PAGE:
President Anderson did not attend the town hall. The College of Liberal Arts and Science (CLAS) Student Government President, Nissim Said, expressed his concerns on Facebook, saying that he was “awfully embarrassed by the fact that faculty council chairs, department heads, and President Anderson did not attend this meeting.”
Said spoke on behalf of the many students who were not able to attend the town hall. He went up to give multiple feedbacks on each of the five goals presented.
“We should be using open-source textbooks,” Said said, “so students don’t have to pay $300 to $400 additionally on top of their credits to make it through college.”
Said also recommended comprehensive financial aid information for both full-time and transfer students, as he believes the system put into play right now is not exactly efficient.
“There has to be more collaboration between the financial aid office and what kind of information they’re telling students,” he said. “And being on the same page, so students aren’t misguided and told to go to three different departments only to come back to where they started.”
According to Said, there needs to be more honest communication between the college and students. For example, if there is a specific field that is not going to guarantee a job in the future, students should know beforehand.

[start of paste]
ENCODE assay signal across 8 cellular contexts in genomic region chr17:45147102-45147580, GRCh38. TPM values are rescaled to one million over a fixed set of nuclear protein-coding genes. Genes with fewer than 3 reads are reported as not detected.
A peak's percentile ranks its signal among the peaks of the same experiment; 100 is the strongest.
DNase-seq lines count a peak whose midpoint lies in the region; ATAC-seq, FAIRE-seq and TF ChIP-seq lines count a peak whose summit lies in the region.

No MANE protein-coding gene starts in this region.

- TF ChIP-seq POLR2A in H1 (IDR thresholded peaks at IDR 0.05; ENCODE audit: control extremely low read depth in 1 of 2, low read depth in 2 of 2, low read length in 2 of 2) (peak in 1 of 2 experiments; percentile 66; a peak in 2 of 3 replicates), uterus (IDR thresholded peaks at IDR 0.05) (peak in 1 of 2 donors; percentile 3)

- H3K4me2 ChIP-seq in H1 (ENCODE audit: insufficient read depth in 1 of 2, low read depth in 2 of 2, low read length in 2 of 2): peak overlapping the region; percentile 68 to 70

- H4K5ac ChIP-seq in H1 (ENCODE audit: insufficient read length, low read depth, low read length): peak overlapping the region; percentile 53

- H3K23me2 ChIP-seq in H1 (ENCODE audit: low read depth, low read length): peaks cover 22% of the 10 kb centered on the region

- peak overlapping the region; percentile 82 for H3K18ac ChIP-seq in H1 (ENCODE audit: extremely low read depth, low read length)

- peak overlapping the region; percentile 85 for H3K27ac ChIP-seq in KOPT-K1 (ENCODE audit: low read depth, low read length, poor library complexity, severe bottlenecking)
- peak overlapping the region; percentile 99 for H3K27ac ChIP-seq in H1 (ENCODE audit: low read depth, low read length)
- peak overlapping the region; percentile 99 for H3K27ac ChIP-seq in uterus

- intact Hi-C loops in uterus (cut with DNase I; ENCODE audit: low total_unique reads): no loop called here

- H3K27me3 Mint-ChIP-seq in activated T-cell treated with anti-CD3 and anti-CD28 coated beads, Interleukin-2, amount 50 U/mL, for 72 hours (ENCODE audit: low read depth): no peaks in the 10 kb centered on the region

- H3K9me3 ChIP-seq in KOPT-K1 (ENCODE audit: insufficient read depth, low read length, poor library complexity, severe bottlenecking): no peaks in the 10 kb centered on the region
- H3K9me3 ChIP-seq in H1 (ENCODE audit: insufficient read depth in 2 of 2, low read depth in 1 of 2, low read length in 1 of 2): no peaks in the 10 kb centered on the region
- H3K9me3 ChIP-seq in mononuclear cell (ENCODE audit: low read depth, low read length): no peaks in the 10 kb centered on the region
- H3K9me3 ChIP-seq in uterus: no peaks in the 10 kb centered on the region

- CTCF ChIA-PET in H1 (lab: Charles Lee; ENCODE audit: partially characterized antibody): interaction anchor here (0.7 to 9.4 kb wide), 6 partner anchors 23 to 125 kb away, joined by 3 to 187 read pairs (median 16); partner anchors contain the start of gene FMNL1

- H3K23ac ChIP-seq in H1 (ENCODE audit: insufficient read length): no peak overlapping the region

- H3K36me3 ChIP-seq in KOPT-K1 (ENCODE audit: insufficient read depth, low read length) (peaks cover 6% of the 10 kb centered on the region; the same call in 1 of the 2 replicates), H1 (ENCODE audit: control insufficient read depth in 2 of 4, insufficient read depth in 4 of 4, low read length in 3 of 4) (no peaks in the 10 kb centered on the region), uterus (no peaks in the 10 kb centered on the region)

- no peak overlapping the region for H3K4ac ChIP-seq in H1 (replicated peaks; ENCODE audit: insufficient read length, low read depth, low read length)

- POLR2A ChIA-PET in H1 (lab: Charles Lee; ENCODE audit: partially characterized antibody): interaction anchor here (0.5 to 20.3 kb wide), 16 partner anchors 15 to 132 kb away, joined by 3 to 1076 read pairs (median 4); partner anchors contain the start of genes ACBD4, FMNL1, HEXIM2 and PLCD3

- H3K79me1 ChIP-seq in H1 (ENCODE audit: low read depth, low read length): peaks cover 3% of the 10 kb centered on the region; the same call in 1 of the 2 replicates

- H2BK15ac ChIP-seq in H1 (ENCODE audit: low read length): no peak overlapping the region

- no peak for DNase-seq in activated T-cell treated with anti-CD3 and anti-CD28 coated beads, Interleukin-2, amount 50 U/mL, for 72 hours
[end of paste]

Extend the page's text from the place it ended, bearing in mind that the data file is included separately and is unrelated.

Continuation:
“Especially for the most of them on financial aid,” Said said. “They are only going to get one shot at going to a university.”
Representing the nighttime and weekend students was School of General Studies (SGS) President Menachem Eidelman. He urged more classes and advisement times to be included during the evening, as it is very difficult for students to attend meetings during the daytime. According to Eidelman, SGS conducted a survey a few weeks ago. One of the questions included whether or not the student has to take off work to attend academic advisement meetings, faculty meetings, or the Magner Career Center. The results showed that over half of the students said yes.
“This is a major issue for students who are working part-time or trying to support their families and have to take off work to meet with professor or academic advisement,” he said. “And this also comes to course scheduling, which is another issue. Some offers aren’t offered at night and graduation might be delayed.”
Throughout the hour, an issue constantly being brought up was poor infrastructure. Mark Koegel, the editor-in-chief of the nighttime newspaper, Night Call, even brought a copy of a 1990 issue in where there was an article about broken bathrooms in Boylan.
“It should be pointed out that some of these bathrooms have the same broken toilets. They are a part of history now; it’s cool but it’s a bit of the problem,” Koegel said. “It’s small things like these that really affect a college’s reputation. Our fence was knocked over by a car, its nearly five months later and has not been fixed. That doesn’t reflect very well for a college that wants to have a strong reputation or well-maintained facilities. It’s the first thing you see when you walk in.”